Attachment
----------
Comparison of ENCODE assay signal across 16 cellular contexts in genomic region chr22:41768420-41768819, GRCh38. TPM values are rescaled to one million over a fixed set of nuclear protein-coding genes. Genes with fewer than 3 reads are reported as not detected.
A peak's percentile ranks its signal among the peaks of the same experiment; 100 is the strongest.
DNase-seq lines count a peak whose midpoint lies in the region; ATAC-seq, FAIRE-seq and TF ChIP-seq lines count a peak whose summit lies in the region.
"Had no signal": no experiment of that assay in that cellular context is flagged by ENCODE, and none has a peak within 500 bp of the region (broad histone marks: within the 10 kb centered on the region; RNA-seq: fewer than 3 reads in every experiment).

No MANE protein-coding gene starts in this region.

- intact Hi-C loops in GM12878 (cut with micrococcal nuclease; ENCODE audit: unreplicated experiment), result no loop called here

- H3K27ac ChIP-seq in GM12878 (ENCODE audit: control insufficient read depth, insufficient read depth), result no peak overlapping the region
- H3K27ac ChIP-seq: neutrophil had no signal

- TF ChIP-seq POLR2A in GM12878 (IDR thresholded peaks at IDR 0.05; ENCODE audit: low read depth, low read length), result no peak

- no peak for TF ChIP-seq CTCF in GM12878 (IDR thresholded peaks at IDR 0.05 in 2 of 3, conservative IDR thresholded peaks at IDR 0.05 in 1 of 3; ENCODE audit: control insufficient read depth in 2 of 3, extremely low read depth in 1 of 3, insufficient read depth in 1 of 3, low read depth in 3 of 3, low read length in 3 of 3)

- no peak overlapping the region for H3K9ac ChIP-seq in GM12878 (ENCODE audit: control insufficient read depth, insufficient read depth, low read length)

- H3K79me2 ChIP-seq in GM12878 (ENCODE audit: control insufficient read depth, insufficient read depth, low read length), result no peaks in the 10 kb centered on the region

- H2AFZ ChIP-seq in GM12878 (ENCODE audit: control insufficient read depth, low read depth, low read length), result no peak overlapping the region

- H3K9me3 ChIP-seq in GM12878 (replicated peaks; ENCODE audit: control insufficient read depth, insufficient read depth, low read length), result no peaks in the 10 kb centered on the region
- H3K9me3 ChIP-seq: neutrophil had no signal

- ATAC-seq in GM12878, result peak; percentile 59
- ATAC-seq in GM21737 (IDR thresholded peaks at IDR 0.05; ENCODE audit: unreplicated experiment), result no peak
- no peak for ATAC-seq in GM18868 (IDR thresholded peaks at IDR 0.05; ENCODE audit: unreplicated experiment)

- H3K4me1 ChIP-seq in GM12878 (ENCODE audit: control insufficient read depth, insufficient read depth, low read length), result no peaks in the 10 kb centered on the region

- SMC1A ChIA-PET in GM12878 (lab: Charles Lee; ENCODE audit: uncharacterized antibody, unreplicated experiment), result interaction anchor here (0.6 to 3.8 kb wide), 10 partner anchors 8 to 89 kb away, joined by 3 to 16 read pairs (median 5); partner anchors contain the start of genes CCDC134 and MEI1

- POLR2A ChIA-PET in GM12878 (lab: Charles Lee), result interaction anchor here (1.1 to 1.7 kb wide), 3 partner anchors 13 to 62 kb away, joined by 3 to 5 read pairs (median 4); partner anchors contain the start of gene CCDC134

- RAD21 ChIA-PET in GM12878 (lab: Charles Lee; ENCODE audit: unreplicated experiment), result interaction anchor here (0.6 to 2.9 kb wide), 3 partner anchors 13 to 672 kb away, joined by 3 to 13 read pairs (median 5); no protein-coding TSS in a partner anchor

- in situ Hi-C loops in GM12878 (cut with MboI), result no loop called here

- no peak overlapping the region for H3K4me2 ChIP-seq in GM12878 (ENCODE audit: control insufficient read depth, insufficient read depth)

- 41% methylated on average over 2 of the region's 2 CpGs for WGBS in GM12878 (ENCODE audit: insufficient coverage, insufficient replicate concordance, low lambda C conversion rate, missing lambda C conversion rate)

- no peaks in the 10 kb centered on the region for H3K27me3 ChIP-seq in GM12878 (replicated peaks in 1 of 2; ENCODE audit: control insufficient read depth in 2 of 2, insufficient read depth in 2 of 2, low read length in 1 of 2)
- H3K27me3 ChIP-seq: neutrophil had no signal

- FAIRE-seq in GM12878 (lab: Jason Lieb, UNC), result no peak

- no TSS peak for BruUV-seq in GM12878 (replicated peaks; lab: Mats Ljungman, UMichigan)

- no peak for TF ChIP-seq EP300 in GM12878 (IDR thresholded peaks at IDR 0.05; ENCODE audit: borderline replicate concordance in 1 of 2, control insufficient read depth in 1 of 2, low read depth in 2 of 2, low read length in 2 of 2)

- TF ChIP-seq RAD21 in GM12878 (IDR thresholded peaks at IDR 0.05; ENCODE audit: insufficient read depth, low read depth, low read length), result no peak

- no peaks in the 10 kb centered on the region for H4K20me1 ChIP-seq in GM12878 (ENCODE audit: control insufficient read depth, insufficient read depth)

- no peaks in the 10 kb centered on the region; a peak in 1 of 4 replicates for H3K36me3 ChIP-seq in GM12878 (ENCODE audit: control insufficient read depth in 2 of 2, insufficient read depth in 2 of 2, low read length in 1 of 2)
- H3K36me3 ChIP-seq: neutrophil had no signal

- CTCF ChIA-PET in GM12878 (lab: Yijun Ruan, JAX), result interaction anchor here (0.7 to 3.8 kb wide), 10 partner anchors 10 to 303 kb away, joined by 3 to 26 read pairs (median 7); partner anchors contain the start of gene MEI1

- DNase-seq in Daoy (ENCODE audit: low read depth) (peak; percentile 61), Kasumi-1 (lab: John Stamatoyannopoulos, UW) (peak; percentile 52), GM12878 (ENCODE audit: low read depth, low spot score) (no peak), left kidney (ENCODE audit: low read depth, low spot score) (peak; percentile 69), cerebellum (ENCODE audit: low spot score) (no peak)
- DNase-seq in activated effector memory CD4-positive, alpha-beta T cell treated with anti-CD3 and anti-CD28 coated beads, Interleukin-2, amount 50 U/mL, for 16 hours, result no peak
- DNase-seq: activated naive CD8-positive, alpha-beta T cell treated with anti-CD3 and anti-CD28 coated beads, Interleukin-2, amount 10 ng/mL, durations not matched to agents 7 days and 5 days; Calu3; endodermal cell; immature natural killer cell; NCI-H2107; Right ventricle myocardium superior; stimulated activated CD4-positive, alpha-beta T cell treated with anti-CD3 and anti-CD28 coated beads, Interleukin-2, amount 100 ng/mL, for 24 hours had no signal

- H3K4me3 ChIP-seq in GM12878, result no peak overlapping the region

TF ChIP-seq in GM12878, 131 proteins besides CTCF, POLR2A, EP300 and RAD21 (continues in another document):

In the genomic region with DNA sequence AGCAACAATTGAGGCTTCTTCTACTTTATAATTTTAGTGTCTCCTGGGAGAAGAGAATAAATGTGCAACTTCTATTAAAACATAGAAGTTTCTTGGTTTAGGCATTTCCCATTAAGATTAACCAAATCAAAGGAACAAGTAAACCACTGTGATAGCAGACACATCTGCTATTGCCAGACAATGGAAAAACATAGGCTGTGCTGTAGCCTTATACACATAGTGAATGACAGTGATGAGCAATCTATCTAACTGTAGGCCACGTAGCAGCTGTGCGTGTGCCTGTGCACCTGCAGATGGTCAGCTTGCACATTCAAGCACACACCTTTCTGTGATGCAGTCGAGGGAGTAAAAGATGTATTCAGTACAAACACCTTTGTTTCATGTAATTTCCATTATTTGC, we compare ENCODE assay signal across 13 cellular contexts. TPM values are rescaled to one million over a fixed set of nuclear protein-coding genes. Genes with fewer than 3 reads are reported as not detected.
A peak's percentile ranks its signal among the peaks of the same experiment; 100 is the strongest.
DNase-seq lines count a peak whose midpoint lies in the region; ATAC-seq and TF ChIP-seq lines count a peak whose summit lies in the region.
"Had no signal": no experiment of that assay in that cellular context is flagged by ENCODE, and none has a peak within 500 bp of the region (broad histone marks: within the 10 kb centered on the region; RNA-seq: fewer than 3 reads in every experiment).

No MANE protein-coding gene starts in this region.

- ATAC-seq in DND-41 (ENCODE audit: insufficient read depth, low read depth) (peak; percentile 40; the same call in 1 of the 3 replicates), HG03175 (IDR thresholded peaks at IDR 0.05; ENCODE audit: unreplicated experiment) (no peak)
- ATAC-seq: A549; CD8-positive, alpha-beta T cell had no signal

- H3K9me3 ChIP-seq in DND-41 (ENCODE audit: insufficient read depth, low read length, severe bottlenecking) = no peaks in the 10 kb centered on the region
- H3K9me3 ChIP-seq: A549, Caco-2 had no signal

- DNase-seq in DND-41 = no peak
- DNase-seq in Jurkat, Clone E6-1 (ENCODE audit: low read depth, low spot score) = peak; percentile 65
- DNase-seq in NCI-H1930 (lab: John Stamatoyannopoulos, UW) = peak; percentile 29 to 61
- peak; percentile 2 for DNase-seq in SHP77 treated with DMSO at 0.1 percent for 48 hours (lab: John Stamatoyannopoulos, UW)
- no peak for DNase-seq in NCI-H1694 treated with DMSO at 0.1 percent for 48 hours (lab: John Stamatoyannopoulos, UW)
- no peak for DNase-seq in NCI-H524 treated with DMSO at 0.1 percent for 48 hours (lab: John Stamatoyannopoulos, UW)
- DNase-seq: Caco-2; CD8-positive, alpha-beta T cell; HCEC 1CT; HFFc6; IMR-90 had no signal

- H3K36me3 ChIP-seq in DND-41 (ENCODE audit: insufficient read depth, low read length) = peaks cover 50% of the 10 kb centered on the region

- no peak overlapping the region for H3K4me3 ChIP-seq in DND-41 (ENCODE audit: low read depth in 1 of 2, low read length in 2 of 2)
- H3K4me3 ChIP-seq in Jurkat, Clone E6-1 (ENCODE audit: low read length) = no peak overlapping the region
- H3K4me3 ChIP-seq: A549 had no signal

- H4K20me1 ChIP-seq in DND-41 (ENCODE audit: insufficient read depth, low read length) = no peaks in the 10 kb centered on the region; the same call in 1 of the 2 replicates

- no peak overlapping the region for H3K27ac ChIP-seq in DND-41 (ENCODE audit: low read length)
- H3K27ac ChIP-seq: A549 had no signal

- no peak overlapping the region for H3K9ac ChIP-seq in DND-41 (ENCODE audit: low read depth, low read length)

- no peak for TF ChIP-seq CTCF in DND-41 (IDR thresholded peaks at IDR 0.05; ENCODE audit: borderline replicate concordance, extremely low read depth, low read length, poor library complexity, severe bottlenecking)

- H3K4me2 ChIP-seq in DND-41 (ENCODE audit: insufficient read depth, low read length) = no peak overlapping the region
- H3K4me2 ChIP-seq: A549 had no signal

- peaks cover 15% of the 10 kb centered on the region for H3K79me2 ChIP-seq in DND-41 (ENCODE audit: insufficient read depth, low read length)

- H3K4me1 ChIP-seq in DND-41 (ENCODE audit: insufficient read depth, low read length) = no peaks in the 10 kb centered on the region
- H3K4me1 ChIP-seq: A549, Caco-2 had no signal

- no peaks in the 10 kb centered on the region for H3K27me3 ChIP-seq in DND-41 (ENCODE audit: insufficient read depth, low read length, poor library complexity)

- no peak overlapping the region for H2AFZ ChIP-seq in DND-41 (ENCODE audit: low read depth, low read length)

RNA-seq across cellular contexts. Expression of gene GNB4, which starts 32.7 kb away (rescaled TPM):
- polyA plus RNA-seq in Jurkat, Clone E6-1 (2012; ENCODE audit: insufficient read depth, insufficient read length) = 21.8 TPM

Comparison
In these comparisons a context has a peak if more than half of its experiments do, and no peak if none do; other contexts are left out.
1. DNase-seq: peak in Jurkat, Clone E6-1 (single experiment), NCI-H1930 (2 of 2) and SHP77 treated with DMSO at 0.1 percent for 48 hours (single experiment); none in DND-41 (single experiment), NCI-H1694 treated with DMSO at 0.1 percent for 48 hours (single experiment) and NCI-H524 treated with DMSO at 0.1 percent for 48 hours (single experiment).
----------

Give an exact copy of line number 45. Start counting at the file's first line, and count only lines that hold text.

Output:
No MANE protein-coding gene starts in this region.